Opportunity rarely presents itself on the straight and narrow. Often, it comes in twists and turns, surprise shortcuts and landmark decisions. While you make choices that ultimately create your future, from deciding what field to study, where to go to school and even what kind of scientist to be, there are undoubtedly stand-out moments. The willingness to explore those turns, to pivot into a new place, allowed me to center actions that confront barriers and build networks of support and belonging.
As a fourth-year PhD candidate at the St. Jude Graduate School of Biomedical Sciences (SJGS), confronting barriers led to some of my best opportunities. Professionally, the SJGS has given me the support and flexibility to explore and confidently choose the profession that best fits my goals and passions. Personally, major developments after the pandemic shutdown and at the start of graduate school led to new growth in my life.
To understand how the choice to confront barriers helped me find my place, it is best to start with why I chose science.
I always enjoyed mathematics and wanted to pursue a career that could contribute to humanity. Early on, I was driven away from the sciences due to a lack of confidence in my ability to succeed as a first-generation college student. Navigating higher education was a winding journey where I was met with a lot of self-doubt.
Support from a biology instructor helped me get involved in undergraduate biomedical research, and my path began to unfold. Here, I could apply my knowledge of math to biological questions, both experimentally and computationally. More importantly, I learned how to fail. I proved to myself that I could work through problems while addressing challenging aspects of human health and disease.
St. Jude entered the picture not long after.
In 2019, I attended the St. Jude National Symposium for Undergraduate Research (NSUR) and was exposed to the SJGS. While the graduate school’s umbrella program (which allows students to rotate in experimental and computational labs across many departments) was attractive, it was the people I met on campus who convinced me that St. Jude was the best next step.
While the principal investigators were all phenomenal, I got a real sense of the environment from every person I met on campus. I could feel the shared mission of ending catastrophic pediatric diseases, and I knew it was something I wanted to be part of.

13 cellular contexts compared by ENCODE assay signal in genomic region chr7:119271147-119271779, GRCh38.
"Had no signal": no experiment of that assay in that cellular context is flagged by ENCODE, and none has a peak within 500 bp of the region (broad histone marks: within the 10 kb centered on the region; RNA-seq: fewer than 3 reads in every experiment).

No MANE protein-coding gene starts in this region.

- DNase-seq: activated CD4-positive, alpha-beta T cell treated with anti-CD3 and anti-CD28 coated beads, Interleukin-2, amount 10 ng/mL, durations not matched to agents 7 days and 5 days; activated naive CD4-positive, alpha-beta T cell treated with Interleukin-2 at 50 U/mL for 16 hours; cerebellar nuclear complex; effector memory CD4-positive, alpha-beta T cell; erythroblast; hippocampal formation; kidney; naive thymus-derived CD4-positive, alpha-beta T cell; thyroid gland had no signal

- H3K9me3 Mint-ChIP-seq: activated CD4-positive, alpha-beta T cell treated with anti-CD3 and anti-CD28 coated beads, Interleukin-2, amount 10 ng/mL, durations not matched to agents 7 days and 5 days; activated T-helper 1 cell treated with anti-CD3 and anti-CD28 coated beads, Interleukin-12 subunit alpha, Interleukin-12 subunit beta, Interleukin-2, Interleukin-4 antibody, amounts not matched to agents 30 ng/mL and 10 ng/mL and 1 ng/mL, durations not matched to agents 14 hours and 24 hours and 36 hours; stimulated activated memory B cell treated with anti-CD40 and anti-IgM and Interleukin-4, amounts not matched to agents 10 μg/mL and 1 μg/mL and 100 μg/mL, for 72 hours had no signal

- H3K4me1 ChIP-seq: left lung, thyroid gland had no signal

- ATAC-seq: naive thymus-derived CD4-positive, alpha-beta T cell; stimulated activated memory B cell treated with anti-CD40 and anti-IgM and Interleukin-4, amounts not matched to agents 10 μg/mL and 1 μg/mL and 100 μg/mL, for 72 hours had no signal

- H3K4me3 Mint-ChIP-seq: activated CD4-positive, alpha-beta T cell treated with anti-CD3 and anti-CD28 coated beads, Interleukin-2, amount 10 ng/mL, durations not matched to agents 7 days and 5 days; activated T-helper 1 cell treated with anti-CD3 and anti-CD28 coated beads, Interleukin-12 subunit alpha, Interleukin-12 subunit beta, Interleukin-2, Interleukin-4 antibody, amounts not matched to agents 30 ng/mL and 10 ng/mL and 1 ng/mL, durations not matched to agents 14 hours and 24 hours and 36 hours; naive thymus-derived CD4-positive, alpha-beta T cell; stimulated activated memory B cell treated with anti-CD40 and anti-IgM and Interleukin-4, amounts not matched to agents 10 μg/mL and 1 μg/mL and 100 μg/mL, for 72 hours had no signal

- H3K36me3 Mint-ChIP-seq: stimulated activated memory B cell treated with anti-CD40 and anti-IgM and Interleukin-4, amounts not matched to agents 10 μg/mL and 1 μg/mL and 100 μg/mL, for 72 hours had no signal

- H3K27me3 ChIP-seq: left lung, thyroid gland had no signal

When I chose to move to Memphis to start my graduate career in the latter half of 2020, I was met with an opportunity to confront another barrier — this time personal.
I identify as queer and was unsure how this would fit with the social climate of the South. But even before I arrived, the St. Jude Graduate Student Association (GSA) invited incoming students to a virtual discussion of a queer film with representatives from local LGBTQ+ organizations.
The conversation was very vulnerable, and I felt inspired by the openness. That one act of inclusivity paved an important pathway for me because I was still debating who I wanted to be in this new environment. But it was so welcoming I knew I wanted to be “out and proud.”
I was encouraged to join our PRIDE employee resource group (ERG) and to be proudly myself at work. This sometimes feels more of an accomplishment than getting into graduate school.
Needless to say, diversity, equity and inclusion (DEI) is very important to me. As I move through graduate school, I’ve been able to elevate how I contribute to DEI efforts and help create new places of inclusion and belonging for others. From being DEI chair for the GSA to organizing a “Women in Science” panel to ensuring graduate school events are more accessible and inclusive for those with disabilities, I’ve tried to center equity and inclusion work as part of my graduate experience.
St. Jude has provided a multi-level foundation to achieve this in my time here, especially as a member of Dr. Heather Mefford’s lab.
Dr. Mefford has helped me create a graduate path that combines my passions for genetics, DEI, policy and social justice. Toward this goal, I have completed a certificate in advocacy for genomics trainees with the American Society for Human Genetics (ASHG) with ample enthusiasm from Dr. Mefford.
In her lab, we focus on the discovery of novel genetic mutations that cause severe pediatric epilepsies. Inclusivity shouldn’t stop with the workforce; it should be integrated into the work itself. Our work is highly translational, and we analyze data that comes right from the patients. Increasing diverse representation within our study cohorts is essential for achieving true medical justice for all and is an area of ongoing work for our group.
Because of these opportunities to confront barriers, I am confident in the scientist I am becoming. I value what everyone brings to the table — the expertise, perspectives and lived experiences, all of which add inherent value to our collective experience in science and life.